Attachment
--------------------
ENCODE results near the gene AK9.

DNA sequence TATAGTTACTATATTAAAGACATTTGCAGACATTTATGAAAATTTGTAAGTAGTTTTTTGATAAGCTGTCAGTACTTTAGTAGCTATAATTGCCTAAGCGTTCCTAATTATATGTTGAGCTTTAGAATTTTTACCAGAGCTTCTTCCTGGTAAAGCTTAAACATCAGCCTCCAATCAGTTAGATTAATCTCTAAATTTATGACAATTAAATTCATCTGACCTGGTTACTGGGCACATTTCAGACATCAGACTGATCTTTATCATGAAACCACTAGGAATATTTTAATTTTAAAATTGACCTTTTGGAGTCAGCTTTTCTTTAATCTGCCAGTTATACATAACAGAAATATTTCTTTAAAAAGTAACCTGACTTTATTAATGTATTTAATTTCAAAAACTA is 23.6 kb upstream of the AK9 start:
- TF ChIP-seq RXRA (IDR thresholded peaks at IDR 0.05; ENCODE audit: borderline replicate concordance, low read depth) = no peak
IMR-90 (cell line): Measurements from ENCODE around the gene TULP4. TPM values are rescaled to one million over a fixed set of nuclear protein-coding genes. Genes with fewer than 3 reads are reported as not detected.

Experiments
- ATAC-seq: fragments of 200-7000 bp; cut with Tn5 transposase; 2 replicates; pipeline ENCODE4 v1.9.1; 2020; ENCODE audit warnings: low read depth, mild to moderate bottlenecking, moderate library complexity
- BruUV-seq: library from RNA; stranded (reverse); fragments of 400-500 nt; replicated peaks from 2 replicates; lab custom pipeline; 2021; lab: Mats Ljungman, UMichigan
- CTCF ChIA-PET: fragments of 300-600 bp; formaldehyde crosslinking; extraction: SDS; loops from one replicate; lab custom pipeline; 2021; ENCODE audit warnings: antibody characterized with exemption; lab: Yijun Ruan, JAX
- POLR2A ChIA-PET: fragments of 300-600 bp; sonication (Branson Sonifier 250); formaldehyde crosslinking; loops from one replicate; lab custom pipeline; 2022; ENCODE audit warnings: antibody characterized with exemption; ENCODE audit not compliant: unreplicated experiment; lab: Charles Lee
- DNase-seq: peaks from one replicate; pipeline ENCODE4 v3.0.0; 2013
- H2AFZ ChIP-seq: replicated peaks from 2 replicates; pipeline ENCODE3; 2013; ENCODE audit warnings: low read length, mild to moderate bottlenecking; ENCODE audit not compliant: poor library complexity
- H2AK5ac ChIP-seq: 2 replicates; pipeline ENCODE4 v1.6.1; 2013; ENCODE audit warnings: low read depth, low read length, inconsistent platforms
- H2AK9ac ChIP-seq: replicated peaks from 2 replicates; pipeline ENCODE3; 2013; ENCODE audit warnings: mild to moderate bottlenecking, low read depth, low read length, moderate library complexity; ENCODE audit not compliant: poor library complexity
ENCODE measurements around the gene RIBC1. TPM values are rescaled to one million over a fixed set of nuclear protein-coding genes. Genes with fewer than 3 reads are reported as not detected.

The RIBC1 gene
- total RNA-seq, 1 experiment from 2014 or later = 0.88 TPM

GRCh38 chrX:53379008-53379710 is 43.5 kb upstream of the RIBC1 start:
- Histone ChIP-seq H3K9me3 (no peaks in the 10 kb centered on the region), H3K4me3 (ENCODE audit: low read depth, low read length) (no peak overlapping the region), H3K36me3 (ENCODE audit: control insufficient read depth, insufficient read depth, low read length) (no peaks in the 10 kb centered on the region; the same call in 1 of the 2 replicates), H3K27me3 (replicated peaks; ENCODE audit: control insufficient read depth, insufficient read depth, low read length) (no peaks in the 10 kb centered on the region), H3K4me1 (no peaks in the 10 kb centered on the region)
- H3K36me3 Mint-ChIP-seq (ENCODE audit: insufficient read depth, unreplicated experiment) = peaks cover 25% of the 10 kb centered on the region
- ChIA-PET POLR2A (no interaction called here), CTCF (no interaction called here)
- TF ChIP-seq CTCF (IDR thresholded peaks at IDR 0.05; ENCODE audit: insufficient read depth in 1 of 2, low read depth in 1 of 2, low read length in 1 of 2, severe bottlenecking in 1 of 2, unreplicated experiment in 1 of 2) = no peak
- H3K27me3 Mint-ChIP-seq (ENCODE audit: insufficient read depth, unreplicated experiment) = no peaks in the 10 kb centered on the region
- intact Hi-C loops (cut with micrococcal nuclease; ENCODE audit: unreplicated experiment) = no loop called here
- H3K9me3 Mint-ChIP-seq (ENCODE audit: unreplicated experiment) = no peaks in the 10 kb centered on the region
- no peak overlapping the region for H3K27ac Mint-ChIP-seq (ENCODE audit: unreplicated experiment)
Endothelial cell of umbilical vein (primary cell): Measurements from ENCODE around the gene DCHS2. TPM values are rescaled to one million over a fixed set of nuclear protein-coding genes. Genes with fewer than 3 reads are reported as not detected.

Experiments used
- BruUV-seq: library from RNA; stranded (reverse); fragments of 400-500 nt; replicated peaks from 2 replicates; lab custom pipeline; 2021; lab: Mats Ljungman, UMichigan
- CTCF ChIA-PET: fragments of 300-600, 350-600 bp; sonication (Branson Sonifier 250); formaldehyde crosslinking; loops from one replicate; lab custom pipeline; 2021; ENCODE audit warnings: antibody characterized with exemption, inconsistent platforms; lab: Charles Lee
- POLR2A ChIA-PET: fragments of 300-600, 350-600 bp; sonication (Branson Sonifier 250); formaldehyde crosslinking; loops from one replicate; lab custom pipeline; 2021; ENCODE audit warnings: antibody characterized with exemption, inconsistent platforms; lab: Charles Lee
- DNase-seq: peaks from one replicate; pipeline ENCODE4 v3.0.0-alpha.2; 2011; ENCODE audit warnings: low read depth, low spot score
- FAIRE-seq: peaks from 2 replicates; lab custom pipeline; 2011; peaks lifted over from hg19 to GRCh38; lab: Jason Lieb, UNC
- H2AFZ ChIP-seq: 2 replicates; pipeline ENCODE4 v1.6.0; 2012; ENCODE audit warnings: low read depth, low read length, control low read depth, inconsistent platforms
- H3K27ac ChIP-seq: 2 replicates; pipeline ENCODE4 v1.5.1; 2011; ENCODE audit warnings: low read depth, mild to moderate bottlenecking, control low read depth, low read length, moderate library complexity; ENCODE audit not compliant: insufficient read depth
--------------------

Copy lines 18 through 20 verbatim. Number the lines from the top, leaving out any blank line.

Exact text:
- Histone ChIP-seq H3K9me3 (no peaks in the 10 kb centered on the region), H3K4me3 (ENCODE audit: low read depth, low read length) (no peak overlapping the region), H3K36me3 (ENCODE audit: control insufficient read depth, insufficient read depth, low read length) (no peaks in the 10 kb centered on the region; the same call in 1 of the 2 replicates), H3K27me3 (replicated peaks; ENCODE audit: control insufficient read depth, insufficient read depth, low read length) (no peaks in the 10 kb centered on the region), H3K4me1 (no peaks in the 10 kb centered on the region)
- H3K36me3 Mint-ChIP-seq (ENCODE audit: insufficient read depth, unreplicated experiment) = peaks cover 25% of the 10 kb centered on the region
- ChIA-PET POLR2A (no interaction called here), CTCF (no interaction called here)